Saturday, April 2, 2011

Europe by Numbers: Great Interactive Guide

 I’ve just learned everything I’ve ever wanted to learn about the European Union, not knowing I actually ever wanted to know anything. But I'm glad I did. This  guide turned me around.

I’m not only fascinated by what I’ve learned from looking at a bunch of moving circles and statistics about each of the countries, but by the questions I now have about them. Take a look, it’s fascinating.

Like why is the life expectancy of men in Latvia 66 while it’s 85 in Sweden? Does the standard of living alone account for a twenty year difference?

Why is Latvia expected to lose 26% of its population by 2060, while Great Britain’s will increase by 23%. Can’t be poverty, alone, because Germany’s expected to lose 13% and its economy is booming. And how did Germany get seven million foreign citizens? Makes me wonder how many Canadian citizens we have born outside of Canada. Would we even collect that statistic?

For me, the most fascinating of the statistics are the homicide rates.

The big questions I have is, why did Romania have 493 murders in one year while Greece, whose population is only slightly smaller have only118? And Lithuania, the size of Austria, had 406 murders while Austria had 46? Something not so good is going on in Lithuania and Romania, no?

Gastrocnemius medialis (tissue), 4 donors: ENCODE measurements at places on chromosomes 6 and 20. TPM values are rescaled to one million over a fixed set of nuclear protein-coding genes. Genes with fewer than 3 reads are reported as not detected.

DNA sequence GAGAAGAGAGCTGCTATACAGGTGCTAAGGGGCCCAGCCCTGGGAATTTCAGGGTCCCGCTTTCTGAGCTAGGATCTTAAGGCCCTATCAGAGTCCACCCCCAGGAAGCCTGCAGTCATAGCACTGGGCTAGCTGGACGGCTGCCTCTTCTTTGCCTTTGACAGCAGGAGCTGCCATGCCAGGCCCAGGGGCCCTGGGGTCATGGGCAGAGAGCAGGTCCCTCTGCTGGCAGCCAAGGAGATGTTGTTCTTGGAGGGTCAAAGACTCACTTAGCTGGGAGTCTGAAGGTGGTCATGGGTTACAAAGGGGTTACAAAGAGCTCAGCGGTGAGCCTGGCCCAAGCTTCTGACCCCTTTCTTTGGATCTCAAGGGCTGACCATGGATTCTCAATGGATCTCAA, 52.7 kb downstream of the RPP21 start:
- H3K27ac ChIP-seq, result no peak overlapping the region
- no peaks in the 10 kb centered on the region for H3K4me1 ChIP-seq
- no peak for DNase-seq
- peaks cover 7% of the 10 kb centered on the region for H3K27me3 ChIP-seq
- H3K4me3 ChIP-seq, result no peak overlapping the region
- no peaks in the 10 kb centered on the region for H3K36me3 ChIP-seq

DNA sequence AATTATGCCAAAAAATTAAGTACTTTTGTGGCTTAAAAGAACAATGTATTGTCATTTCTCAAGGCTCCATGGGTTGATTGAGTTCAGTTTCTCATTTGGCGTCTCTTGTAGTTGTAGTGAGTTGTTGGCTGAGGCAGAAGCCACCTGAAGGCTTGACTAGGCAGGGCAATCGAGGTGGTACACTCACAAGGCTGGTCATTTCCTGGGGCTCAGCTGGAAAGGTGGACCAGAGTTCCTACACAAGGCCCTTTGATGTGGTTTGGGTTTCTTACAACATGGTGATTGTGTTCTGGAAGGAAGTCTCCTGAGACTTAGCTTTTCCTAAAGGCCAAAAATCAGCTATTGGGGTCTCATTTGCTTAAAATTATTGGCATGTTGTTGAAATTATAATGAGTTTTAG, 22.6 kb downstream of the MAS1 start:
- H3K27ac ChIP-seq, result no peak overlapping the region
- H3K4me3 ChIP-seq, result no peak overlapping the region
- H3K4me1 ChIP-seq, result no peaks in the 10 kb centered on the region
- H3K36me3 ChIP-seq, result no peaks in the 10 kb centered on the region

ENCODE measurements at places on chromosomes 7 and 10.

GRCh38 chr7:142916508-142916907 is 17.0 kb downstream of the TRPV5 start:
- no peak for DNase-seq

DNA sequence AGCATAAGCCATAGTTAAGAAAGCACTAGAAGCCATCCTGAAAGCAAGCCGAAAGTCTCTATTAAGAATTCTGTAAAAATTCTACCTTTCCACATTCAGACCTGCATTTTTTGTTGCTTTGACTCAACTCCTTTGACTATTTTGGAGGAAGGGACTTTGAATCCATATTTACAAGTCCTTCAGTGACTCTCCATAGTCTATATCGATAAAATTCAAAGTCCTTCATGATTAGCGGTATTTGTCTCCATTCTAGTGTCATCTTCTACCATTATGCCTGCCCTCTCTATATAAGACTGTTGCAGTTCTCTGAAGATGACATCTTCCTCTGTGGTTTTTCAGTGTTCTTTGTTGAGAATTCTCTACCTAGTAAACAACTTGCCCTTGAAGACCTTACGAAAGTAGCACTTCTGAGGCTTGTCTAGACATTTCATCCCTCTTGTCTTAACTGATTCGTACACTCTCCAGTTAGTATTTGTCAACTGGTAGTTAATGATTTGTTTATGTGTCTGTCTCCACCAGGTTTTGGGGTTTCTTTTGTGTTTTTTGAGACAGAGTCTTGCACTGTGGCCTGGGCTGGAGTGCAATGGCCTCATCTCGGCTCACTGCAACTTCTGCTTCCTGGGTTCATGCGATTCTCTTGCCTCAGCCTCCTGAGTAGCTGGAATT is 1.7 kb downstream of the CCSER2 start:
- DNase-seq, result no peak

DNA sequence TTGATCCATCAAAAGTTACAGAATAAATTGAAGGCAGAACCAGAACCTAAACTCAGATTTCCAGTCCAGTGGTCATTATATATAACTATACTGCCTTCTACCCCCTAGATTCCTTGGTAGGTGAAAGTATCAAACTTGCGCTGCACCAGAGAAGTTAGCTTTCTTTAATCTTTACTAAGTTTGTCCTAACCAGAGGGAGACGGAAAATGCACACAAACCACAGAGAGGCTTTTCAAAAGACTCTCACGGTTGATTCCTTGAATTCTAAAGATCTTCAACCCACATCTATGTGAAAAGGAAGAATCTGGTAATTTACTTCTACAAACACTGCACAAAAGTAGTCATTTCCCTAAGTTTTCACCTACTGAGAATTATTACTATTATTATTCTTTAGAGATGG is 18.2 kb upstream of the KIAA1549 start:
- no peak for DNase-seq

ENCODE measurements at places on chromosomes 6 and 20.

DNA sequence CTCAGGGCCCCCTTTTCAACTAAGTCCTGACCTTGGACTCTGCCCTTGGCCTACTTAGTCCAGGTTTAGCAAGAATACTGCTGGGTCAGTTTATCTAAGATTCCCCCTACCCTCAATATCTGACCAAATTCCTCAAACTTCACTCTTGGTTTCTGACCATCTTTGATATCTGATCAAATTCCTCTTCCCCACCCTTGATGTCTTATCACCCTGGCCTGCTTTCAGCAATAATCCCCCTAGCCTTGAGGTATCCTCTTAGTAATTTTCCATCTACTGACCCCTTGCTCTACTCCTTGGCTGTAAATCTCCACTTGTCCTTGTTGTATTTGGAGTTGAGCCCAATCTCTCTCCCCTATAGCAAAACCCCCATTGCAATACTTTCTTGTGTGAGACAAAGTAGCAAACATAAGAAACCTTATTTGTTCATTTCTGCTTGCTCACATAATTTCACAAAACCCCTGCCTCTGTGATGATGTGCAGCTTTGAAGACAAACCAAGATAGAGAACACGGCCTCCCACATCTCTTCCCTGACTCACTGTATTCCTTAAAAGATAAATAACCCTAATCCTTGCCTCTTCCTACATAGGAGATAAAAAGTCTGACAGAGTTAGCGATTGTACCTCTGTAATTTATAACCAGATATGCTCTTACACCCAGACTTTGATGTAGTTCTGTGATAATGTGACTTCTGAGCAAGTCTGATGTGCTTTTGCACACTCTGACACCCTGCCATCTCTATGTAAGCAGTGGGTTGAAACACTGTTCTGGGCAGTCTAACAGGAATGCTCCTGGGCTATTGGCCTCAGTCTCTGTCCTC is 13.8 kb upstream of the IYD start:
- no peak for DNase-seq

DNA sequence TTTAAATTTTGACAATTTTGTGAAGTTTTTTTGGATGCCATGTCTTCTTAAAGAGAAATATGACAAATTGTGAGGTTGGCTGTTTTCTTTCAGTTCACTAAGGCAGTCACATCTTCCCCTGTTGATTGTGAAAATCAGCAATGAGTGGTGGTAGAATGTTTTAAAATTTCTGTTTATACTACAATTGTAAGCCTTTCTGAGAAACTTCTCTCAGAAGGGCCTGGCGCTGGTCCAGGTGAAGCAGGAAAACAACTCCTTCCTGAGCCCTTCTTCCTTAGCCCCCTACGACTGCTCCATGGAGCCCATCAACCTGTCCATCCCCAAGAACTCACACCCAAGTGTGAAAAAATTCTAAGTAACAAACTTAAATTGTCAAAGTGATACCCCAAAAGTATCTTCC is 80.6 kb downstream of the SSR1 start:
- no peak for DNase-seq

That‘s a whole lot of murders for not-so-big countries. I come from Detroit. While I was growing up, it was called Murder City. Nothing to be proud of.  Hundreds of murders every year. As a kid, I used to think that everyone who was going to kill someone would have already done it, so the murderers would die out. I didn’t realize that new, prospective murderers were being born every second as I spoke.

By the way, Cyprus had nine murders, Luxembourg seven. France has the highest number in the EU at 899. Not good, France. By comparison, Canada had 564 in 2007 (the latest number I can find).  France has 62 million people, roughly twice our population. Germany, which has 82 million people, had 632 murders.

You’ll be pleased to know that there are 458 doctors per 100,000 people in Austria, the highest in the EU. The number I found for Canada is 121. Is this possible?

For those of us who want to travel and worry about how far our buck will go, check out the Czech Republic. Their cost of living is closest to ours. Where’s it most expensive for us? France, Finland and Denmark. Romania, Bulgaria, Hungary and Poland are the least. Just don’t get clobbered in Romania.

Note to country: Let’s not feel too sorry for ourselves. The jobless rate in Span is 22%, Ireland 13%, Latvia and Lithuania, 18%.

And... the last fact I’ll leave you with:  23 out of 27 countries in the EU have more phones than people. Portugal, Greece and Italy have the highest concentration of phones and lowest internet use rate.

I could go on. But won’t.  Take a look yourself.

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